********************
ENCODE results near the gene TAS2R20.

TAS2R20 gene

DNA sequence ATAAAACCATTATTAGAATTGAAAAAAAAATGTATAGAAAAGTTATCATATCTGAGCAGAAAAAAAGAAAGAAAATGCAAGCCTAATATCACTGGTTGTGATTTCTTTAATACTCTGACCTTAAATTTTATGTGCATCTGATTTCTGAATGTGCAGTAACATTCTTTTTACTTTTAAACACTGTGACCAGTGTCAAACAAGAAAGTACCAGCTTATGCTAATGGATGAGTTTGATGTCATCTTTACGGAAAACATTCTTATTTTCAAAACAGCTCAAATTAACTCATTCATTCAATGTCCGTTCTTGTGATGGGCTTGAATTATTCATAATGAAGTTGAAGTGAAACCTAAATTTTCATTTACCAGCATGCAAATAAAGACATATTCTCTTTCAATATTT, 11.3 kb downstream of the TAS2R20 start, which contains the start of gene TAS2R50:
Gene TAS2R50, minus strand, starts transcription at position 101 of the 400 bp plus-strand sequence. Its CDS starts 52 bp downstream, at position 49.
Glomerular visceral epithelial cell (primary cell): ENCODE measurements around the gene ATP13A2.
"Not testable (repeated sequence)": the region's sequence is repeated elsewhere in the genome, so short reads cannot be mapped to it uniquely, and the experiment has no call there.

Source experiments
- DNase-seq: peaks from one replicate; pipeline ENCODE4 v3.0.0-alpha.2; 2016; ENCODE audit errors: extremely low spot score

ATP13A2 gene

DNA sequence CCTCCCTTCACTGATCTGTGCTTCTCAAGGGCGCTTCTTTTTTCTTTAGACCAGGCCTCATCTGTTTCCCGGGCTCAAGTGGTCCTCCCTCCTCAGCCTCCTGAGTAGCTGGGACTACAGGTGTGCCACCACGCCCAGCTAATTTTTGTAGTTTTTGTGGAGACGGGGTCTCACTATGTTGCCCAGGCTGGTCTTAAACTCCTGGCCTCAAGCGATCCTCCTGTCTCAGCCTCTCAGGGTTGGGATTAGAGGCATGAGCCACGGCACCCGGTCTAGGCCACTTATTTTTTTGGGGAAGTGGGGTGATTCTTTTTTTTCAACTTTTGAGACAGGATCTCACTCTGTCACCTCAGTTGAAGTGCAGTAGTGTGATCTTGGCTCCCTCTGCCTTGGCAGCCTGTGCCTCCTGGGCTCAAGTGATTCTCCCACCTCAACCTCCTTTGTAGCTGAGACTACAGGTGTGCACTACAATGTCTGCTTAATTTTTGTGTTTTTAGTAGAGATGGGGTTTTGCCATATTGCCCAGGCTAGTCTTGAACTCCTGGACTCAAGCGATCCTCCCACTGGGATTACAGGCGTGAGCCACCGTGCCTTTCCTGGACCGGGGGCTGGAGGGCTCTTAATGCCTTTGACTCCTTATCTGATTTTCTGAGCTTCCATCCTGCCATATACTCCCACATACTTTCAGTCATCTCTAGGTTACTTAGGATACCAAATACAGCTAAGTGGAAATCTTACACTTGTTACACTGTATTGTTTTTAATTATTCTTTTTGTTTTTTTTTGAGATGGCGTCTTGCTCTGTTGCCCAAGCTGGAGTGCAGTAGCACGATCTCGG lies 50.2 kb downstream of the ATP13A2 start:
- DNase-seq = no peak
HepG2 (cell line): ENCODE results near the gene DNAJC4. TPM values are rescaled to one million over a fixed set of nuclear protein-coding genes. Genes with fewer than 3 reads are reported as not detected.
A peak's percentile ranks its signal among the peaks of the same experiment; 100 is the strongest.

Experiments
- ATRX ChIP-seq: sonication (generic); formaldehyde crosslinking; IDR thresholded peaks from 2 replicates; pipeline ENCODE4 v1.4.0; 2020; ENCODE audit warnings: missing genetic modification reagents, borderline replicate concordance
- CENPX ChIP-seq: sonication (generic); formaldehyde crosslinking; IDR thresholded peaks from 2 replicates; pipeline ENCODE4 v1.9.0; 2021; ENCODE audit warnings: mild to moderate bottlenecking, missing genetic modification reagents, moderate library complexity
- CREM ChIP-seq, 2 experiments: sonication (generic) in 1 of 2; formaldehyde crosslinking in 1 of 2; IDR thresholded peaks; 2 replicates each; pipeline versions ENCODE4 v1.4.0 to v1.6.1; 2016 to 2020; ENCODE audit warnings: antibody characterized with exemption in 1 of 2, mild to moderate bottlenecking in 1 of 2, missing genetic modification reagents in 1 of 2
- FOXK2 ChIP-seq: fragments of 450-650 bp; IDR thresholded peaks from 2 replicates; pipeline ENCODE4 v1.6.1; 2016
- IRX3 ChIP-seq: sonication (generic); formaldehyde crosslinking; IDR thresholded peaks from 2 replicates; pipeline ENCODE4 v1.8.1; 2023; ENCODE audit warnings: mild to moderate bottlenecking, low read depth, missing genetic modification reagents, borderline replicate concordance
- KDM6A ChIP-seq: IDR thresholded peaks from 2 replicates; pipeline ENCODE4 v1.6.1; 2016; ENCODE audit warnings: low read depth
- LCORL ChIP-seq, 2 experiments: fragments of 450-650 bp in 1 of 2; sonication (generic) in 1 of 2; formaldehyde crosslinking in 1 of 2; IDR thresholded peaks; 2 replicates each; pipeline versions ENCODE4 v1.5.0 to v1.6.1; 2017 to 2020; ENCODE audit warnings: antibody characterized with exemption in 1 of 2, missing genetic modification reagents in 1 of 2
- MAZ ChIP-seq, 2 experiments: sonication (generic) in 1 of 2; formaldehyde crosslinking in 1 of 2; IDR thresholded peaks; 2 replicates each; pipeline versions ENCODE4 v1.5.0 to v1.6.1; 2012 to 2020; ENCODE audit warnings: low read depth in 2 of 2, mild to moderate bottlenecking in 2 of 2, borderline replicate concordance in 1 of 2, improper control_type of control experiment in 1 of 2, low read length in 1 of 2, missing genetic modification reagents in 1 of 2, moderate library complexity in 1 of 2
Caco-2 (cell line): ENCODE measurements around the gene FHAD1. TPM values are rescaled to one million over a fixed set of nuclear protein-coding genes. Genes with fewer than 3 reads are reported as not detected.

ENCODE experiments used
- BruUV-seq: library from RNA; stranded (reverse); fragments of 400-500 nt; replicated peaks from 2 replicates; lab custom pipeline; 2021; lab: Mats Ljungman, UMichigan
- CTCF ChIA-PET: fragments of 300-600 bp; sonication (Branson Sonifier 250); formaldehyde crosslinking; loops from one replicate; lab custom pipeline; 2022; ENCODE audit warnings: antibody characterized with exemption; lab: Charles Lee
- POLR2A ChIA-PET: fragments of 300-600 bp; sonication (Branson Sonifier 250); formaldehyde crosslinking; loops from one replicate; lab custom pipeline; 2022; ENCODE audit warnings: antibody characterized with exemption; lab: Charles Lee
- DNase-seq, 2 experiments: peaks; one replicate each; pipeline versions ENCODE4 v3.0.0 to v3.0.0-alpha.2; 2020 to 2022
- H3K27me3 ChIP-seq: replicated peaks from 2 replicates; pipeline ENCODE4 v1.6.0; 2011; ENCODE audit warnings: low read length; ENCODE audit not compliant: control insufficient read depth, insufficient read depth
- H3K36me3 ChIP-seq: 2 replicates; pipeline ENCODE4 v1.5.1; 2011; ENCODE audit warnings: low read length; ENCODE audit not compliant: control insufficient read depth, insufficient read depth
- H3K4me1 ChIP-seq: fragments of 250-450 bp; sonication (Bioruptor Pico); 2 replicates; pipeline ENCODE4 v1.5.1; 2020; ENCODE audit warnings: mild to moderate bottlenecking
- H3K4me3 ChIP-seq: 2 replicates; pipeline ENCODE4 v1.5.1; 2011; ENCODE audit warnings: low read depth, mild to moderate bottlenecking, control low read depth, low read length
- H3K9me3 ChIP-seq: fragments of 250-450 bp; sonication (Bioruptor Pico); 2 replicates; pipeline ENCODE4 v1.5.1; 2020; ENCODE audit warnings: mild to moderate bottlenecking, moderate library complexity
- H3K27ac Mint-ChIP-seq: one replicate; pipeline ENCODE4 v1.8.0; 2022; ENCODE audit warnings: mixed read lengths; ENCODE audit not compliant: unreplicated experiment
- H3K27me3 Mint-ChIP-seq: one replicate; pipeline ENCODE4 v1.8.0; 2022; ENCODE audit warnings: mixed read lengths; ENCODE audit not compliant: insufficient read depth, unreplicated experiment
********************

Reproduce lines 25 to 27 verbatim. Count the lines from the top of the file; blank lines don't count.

- BruUV-seq: library from RNA; stranded (reverse); fragments of 400-500 nt; replicated peaks from 2 replicates; lab custom pipeline; 2021; lab: Mats Ljungman, UMichigan
- CTCF ChIA-PET: fragments of 300-600 bp; sonication (Branson Sonifier 250); formaldehyde crosslinking; loops from one replicate; lab custom pipeline; 2022; ENCODE audit warnings: antibody characterized with exemption; lab: Charles Lee
- POLR2A ChIA-PET: fragments of 300-600 bp; sonication (Branson Sonifier 250); formaldehyde crosslinking; loops from one replicate; lab custom pipeline; 2022; ENCODE audit warnings: antibody characterized with exemption; lab: Charles Lee